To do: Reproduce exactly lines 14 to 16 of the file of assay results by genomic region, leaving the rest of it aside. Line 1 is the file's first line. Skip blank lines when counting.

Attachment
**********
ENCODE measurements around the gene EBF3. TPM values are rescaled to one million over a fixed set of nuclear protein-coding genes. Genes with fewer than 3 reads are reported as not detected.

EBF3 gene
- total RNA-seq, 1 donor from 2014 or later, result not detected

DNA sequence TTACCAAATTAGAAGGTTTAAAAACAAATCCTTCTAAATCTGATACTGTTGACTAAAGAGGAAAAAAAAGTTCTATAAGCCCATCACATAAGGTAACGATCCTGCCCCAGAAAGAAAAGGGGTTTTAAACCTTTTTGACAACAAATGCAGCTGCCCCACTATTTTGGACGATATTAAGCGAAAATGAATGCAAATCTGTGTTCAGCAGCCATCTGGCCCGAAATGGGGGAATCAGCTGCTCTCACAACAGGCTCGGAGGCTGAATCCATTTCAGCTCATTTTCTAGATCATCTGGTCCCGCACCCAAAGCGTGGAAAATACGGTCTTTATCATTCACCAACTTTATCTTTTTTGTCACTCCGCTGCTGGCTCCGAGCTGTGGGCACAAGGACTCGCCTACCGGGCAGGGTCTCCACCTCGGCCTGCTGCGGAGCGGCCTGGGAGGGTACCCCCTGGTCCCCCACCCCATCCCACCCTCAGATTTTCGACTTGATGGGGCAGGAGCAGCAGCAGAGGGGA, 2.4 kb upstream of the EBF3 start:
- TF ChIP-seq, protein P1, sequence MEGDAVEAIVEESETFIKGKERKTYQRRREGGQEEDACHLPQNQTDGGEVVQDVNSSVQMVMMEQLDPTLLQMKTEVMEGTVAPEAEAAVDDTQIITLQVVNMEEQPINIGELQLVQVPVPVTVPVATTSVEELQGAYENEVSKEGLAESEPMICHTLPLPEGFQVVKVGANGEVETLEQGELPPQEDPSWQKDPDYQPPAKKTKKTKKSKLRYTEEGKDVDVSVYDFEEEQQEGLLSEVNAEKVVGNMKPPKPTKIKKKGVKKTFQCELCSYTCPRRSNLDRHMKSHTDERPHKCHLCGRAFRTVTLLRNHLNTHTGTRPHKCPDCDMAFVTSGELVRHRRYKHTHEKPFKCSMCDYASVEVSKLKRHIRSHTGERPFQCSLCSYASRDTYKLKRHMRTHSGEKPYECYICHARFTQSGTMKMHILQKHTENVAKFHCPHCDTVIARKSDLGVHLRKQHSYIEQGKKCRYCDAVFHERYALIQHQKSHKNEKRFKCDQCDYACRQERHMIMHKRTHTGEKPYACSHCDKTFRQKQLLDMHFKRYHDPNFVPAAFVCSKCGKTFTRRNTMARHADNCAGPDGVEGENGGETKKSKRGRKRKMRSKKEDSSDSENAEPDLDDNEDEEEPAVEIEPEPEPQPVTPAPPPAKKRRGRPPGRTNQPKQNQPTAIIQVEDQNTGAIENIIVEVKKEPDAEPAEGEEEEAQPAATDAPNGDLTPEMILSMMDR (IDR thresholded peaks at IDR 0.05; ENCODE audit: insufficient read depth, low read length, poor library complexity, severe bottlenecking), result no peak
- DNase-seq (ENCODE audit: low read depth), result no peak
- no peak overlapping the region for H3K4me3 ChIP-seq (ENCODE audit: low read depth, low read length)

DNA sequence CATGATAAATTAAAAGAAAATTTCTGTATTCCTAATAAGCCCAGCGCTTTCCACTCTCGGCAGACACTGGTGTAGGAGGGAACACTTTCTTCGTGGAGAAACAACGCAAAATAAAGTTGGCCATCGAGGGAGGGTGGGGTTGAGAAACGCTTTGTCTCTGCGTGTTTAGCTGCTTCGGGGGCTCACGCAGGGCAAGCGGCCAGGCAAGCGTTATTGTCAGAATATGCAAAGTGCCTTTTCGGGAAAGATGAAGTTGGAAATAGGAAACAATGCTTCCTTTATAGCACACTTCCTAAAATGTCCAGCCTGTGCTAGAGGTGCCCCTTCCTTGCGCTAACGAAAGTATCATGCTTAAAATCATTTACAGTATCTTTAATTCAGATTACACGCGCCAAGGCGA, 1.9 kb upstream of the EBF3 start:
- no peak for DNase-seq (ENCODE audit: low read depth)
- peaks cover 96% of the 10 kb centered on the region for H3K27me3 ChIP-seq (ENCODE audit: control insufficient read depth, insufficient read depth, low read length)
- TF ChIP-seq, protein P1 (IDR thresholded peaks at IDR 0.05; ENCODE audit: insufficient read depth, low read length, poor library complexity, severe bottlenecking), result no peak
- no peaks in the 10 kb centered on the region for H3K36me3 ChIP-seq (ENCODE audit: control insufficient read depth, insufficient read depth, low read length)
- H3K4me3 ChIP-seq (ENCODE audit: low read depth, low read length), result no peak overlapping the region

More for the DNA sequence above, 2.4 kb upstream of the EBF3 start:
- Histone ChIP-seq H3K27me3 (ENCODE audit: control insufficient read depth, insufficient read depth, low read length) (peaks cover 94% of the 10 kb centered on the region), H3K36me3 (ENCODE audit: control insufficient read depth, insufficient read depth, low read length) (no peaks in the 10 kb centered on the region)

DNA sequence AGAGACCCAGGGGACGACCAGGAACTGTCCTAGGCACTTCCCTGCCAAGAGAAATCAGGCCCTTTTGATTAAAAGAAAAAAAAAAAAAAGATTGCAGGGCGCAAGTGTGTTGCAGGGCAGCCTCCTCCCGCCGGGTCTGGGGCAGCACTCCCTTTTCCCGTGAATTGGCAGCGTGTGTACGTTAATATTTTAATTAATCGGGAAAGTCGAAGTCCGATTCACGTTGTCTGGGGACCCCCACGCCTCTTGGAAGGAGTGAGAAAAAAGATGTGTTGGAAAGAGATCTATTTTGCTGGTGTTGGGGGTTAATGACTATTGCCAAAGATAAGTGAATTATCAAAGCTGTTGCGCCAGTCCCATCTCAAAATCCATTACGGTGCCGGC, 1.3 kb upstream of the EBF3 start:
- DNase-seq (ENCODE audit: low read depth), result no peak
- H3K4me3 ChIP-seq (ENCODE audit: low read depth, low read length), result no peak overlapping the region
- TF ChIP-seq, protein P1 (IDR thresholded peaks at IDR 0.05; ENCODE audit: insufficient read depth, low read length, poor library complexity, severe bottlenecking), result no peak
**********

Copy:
More for the DNA sequence above, 2.4 kb upstream of the EBF3 start:
- Histone ChIP-seq H3K27me3 (ENCODE audit: control insufficient read depth, insufficient read depth, low read length) (peaks cover 94% of the 10 kb centered on the region), H3K36me3 (ENCODE audit: control insufficient read depth, insufficient read depth, low read length) (no peaks in the 10 kb centered on the region)

DNA sequence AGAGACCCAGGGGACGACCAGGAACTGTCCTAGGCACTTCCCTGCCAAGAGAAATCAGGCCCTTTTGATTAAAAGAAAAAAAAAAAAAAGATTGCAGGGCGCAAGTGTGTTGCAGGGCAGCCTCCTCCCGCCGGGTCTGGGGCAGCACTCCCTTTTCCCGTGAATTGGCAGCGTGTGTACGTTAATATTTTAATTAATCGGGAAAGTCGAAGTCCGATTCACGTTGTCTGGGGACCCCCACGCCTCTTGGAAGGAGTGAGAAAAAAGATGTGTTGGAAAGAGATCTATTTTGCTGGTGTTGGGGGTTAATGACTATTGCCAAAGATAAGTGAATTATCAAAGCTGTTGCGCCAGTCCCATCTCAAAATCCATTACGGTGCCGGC, 1.3 kb upstream of the EBF3 start: